A new study recently released by Israeli security firm CyberArk Software has revealed the growing use of privileged accounts by cybercriminals.
The report, entitled "Exploits of Privileged Accounts Shift The Front Lines of Security," included input from six security firms that have investigated threats to enterprise information security. The research found that while hackers often use malware as a means to gain entry into enterprise systems, afterwards attackers will frequently begin abusing privileged accounts in order to remain in the network undetected.
According to CyberArk CEO Udi Mokady, as more devices become infected with malware, users are growing more aware of what an attack looks like, forcing cybercriminals to change their tactics. Because of this, hackers have begun to use privileged systems once they've gotten into a system, which allows them to come and go as they please and create access for additional users that is hidden within the regular traffic of the network.
"This also explains why attacks are so hard to discover and stop," said Mokady in an interview with CSO Online. "An attacker with access to a privileged account can lie there undetected for 200 days or more."
Compromised privileged accounts base of most attacks
The study found that privileged account exploitation occurs in nearly every targeted attack. In fact, compromised privileged accounts are responsible for between 80 and 100 percent of all attacks investigated by cybersecurity teams. As Mokady noted, privileged accounts are an integral part of practically every part of enterprise IT infrastructure, providing cybercriminals with numerous access points that are infrequently monitored. The larger the enterprise, the bigger the risk is of this type of attack happening, since most organizations don't know how many privileged accounts exist on their systems and the more traffic there is, the easier it is for malicious activity to be hidden within.
The report also discovered that attackers are exploiting privileged accounts in a variety of ways, including hacking into devices connected to the Internet of Things and creating multiple privileged accounts to provide redundant access points. One of the accounts most vulnerable to attack is the service account used to communicate between machines.
"Most companies expect service accounts to be used only internally, so they keep the default passwords," said Christopher Novak, global managing principal for investigative response for the Verizon RISK Team, which contributed to the report. "We've seen 25 or 30 attacks recently in which attackers used default passwords. And because it's presumed individuals aren't using [these accounts], analysts dial down the sensitivity on alerts. Service accounts are out of sight, out of mind."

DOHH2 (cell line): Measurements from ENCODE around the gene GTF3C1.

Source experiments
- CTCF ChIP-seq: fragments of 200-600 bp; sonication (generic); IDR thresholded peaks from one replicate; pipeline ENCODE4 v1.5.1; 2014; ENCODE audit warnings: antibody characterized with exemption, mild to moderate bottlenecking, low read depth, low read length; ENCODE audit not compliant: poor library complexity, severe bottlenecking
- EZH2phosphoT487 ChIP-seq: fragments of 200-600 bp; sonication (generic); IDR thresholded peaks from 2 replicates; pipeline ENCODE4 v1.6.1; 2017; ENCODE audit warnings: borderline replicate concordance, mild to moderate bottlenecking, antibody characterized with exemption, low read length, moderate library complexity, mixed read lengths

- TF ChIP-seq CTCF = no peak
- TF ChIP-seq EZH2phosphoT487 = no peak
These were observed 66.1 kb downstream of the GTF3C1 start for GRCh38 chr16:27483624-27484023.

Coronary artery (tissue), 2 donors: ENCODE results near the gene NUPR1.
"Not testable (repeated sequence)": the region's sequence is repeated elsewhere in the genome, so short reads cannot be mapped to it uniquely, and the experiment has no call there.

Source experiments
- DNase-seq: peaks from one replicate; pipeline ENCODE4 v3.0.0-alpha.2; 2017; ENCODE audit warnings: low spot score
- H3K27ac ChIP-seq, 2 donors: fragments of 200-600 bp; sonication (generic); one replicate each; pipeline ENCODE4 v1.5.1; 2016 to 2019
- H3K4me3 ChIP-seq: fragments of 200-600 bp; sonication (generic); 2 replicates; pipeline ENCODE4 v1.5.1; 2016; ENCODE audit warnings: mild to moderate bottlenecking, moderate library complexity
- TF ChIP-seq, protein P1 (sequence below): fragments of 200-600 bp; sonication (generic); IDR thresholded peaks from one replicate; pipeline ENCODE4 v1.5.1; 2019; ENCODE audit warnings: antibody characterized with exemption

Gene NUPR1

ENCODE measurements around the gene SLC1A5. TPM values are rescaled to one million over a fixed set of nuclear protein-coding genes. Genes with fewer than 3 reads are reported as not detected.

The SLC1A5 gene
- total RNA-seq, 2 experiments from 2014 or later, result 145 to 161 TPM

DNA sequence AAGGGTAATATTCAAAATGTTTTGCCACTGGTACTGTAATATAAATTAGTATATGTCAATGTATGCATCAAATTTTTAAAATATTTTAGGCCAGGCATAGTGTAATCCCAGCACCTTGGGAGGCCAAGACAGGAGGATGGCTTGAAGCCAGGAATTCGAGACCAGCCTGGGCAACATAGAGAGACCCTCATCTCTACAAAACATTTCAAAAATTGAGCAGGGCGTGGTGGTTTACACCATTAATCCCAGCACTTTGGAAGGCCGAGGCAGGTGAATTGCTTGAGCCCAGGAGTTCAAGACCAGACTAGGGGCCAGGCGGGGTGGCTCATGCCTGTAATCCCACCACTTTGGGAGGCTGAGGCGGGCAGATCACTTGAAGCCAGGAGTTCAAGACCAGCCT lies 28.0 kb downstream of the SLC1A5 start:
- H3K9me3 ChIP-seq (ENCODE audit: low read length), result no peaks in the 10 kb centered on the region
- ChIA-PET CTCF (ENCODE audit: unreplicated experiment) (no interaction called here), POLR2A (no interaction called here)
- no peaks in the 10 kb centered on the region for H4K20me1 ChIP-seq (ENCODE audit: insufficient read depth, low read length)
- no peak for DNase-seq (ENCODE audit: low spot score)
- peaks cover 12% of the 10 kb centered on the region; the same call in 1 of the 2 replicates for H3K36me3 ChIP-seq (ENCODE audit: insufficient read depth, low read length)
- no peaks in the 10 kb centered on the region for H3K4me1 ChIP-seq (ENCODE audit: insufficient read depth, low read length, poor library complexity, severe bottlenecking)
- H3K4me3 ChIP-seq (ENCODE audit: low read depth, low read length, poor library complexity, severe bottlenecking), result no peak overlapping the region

Old views on cybersecurity need to be reevaluated
In an interview with ComputerWeekly, Mokady noted that most companies are only focused on preventing intrusions, instead of finding the hackers that have already made their way inside an enterprise system. He suggested that organizations base their cybersecurity strategies off of the assumption that they will be breached eventually and privileged accounts will be sought out in those attacks.
Organizations interested in implementing stronger network monitoring should consider employing security information and event management. SIEM solutions utilize big data analysis, observing and learning user behavior in order to more effectively detect suspicious activity. Managed SIEM services provide around the clock monitoring of enterprise networks which serves to create a database of activity that is analyzed to create a baseline of normal behavior. When anomalous events occur – such as the misuse of privileged accounts – they are identified and recorded and the information can then be used to mitigate data breaches and create more comprehensive defense procedures.